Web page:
Employers should not have a blanket ban on employing offenders, but should instead perform a risk assessment relevant to the sector, position and situation considering:
- Whether the conviction is relevant to the role in question;
- The seriousness of the offence;
- The length of time since the offence occurred;
- Whether there is a pattern of offending or other relevant matters;
- Whether the applicant’s circumstances have changed since the offending; and
- The circumstances surrounding the offence and any explanation offered by the applicant.
WHAT IF A CANDIDATE FAILS TO DISCLOSE A CURRENT CONVICTION?
Unless the role in question is covered by one of the exceptions (when failure to disclose all current and “spent” convictions when asked will be a valid reason to withhold employment, or to dismiss if the applicant has taken up employment), a potential applicant cannot be prejudiced (i.e. not hired) for failing to disclose a “spent” conviction when asked about their criminal records history.
In addition, there is no obligation on a current employee to disclose a “spent” conviction when asked (even if there is a contractual requirement to disclose convictions), and dismissing an employee in these circumstance could give rise to an unfair dismissal claim (providing the employee has two years’ service).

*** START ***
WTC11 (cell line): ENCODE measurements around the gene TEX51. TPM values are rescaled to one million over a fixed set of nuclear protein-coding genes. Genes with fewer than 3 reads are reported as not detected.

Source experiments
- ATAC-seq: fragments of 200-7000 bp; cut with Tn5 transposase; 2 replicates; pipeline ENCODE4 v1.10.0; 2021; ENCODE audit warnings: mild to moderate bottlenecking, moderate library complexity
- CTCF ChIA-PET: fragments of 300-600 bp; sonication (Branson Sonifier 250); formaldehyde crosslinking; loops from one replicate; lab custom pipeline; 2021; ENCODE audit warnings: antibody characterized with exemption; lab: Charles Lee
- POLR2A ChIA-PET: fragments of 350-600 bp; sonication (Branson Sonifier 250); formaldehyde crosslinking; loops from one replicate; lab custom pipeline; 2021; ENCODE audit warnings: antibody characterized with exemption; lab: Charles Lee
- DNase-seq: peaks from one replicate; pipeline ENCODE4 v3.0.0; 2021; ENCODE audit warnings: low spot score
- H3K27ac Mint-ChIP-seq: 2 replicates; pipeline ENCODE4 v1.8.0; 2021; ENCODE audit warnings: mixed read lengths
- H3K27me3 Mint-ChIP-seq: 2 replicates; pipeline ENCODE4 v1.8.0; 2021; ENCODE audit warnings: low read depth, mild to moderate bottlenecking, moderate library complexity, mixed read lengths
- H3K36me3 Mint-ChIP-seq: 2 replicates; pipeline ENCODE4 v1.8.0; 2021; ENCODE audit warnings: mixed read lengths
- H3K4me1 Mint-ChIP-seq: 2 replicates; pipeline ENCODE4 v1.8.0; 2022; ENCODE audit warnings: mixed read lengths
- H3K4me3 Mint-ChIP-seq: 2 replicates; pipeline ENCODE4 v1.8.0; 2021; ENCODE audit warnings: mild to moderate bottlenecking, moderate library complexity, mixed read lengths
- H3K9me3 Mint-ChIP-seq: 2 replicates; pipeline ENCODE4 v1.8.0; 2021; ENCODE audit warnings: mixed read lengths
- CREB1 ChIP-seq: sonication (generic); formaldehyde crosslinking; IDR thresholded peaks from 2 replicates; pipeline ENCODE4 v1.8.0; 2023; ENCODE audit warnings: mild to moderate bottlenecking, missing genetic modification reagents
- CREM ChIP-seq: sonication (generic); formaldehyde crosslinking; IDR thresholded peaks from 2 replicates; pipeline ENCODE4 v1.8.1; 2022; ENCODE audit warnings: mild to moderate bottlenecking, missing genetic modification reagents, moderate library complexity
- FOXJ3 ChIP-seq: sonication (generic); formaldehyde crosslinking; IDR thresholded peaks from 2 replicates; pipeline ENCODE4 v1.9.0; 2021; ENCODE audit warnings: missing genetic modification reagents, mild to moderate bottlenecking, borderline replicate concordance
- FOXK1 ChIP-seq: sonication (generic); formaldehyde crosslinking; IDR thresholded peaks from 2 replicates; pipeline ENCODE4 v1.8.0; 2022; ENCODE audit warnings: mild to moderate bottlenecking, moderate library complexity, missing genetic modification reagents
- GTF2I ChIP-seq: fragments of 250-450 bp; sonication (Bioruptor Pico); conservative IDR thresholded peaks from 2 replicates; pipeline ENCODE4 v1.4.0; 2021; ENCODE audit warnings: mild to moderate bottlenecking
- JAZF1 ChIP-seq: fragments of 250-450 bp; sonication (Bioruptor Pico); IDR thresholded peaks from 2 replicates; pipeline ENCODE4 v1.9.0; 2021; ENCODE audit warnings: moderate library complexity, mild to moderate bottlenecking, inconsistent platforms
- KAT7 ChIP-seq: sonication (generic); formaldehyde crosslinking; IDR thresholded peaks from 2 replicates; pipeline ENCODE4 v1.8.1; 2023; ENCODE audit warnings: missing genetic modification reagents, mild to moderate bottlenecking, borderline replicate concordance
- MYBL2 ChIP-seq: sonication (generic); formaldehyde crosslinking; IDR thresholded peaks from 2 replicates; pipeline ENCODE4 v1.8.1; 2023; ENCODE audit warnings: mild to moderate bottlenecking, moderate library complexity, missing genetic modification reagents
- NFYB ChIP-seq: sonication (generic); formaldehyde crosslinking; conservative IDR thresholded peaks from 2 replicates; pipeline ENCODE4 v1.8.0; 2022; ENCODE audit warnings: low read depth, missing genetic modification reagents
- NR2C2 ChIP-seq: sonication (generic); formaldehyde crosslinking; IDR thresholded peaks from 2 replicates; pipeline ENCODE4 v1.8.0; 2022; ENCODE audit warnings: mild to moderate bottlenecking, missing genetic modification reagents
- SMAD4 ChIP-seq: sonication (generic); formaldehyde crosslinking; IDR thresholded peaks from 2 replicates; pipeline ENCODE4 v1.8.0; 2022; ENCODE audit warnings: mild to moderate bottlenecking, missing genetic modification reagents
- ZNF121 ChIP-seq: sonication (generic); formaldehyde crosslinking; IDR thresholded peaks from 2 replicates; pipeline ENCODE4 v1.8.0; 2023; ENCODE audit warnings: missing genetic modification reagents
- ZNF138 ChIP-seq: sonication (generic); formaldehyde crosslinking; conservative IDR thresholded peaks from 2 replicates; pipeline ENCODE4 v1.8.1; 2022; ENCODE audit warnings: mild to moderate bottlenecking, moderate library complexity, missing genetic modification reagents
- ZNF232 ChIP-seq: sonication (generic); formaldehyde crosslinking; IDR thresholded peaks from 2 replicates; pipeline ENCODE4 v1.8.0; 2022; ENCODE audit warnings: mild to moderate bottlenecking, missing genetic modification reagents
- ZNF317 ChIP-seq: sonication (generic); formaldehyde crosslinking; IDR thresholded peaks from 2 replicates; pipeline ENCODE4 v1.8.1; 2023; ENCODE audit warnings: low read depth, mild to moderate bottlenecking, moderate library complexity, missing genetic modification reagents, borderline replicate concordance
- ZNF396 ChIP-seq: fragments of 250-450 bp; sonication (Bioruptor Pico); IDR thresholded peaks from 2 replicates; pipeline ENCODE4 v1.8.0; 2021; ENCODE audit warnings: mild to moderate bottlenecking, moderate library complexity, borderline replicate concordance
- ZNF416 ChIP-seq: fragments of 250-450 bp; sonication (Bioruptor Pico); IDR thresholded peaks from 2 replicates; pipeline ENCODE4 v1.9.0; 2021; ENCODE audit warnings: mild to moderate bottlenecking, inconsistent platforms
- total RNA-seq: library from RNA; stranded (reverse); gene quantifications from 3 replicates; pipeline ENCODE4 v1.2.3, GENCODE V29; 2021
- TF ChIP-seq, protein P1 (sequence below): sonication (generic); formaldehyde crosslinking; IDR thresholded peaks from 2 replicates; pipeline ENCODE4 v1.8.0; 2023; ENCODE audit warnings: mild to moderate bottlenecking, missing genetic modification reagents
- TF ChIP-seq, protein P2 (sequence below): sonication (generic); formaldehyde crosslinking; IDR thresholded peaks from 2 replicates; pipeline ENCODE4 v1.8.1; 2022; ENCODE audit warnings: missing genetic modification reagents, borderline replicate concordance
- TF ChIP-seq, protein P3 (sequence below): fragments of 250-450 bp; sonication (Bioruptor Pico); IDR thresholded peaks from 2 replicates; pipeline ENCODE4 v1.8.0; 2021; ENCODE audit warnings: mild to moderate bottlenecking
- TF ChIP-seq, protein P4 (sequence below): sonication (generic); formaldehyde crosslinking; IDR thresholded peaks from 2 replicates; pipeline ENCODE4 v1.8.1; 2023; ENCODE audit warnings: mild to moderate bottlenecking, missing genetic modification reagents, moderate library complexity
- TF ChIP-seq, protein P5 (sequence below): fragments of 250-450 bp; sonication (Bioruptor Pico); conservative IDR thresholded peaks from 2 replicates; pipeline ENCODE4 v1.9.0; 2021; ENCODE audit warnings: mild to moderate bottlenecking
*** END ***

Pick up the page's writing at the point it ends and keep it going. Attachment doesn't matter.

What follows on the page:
However, if an applicant lies about the existence of a current conviction, and this comes to light in due course, an employer could attempt to terminate their employment for breach of trust and confidence.
If the lie becomes apparent shortly after the employee takes up employment, this trust and confidence argument is likely to be a safe one. However, if the employee has accrued a significant length of service, particularly if they have been employed for over two years, it may be outside the range of reasonable responses to dismiss in circumstances where the employee has demonstrated they are trustworthy and competent in the role.
CONTINUING OBLIGATION TO DISCLOSE
Asking about a person’s criminal record or obtaining a DBS Certificate has the limitation that it is only accurate at the time the disclosure is made. If the nature of the role requires continuing disclosure, it is sensible for employers to include a contractual requirement for ongoing disclosure. This will not automatically make a dismissal fair if an employee commits a criminal offence and conceals it, but it may assist an employer to demonstrate that it acted reasonably if it later finds out that an employee failed to disclose a conviction, which calls into question their suitability for continued employment.